So Vipassana meditation is of two types. The first, Vipassana
meditation, insight meditation is preceded by Samatha meditation. The
second is the pure Vipassana meditation or insight meditation not
preceded by Samatha meditation. The first type of Vipassana meditation
or Insight Meditation is practised by those who have ample time to
devote to their meditation. They have to spend maybe three or four
months on Samatha meditation. And when they are satisfied with their
attainment of jhana concentration they proceed with Vipassana
meditation. Pure Vipassana meditation is practised by those who
haven't enough time to devote to their meditation like yourselves,
because you do not have three or four months or six months or a year
for your meditation. So you can spend about ten days on your
meditation. For such meditators pure Vipassana meditation is suitable.
That's why we have to conduct a ten days Vipassana meditation retreat.
Actually ten days meditation is not enough. The period is too short a
time for a meditator to succeed in any noticeable experience in his
meditation. But there are some who have some experience in Vipassana
meditation who when their meditation experience becomes major can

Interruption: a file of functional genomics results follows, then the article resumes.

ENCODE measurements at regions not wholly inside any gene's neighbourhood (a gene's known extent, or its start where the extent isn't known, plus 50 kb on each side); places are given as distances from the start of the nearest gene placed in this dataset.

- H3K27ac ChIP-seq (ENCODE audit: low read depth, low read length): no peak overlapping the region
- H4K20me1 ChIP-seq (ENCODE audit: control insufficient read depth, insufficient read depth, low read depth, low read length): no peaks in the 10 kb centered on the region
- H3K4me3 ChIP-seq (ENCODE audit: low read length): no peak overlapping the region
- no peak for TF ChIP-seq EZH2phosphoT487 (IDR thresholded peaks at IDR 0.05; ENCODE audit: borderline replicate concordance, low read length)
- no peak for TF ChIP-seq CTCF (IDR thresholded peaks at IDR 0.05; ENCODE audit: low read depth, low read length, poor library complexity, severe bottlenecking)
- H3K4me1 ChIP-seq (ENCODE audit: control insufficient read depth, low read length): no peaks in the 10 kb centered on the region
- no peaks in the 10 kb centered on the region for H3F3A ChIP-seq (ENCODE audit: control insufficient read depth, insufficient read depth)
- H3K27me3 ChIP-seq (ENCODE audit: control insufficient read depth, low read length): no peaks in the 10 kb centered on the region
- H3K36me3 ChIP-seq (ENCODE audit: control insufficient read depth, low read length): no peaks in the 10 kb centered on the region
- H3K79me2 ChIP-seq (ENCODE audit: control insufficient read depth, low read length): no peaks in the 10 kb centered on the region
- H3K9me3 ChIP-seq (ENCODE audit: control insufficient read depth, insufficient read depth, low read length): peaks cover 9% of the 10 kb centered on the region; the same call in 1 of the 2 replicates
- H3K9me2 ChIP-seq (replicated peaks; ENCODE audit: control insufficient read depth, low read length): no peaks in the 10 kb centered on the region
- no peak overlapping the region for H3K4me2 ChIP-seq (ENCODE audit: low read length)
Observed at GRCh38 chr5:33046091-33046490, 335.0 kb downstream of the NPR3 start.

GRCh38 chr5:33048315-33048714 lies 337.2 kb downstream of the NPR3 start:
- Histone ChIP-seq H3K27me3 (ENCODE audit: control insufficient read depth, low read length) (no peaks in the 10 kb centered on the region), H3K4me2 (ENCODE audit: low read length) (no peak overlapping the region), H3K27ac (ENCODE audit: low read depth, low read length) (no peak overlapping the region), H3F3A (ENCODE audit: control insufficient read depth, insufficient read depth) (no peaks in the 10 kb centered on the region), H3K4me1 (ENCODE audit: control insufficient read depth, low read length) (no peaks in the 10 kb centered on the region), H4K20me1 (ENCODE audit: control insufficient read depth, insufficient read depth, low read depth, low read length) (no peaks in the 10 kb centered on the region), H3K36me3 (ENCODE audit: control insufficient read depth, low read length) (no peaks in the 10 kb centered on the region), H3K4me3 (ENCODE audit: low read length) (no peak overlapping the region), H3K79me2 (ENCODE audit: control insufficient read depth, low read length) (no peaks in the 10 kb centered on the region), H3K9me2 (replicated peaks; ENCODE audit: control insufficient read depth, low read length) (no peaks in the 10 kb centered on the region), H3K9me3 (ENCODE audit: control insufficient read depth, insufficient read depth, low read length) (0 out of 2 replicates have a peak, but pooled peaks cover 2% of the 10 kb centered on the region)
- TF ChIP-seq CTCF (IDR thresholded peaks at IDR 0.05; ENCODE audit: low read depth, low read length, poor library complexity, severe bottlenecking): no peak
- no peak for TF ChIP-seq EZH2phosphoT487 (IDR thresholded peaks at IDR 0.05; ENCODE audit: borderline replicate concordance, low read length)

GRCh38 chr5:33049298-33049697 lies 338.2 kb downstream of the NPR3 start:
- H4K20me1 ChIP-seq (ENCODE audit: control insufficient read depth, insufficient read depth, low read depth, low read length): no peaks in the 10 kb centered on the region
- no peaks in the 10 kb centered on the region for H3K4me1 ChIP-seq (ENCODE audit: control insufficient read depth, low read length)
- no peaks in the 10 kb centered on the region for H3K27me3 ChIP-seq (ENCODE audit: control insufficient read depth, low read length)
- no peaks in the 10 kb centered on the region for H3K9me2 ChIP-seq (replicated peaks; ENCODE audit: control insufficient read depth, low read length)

attain the higher stages of insight knowledge of the body-mind
processes of their true nature. Although you can spend just ten days
on your meditation, if you strive to attain the deep concentration
with a strenuous effort without much interval or break in the course
of your meditation for the whole day, then you are able to have some
new experience of meditation. So the point is to practise intensively
and strenuously as much as you can.
Before you practise insight meditation there are some preparatory
stages you should go through. The first the Pali scriptures mention is
when one has spoken contemptuously or in jest or malice to or about a
noble one - a puggala in Pali - who has attained some state of
sanctity or enlightenment in accordance with the teaching of the
Buddha. Then he should apologise to the Buddha. He should apologise
that noble one, a puggala. If he is not available here, if he is
deceased, he should make apology through his meditation teacher. I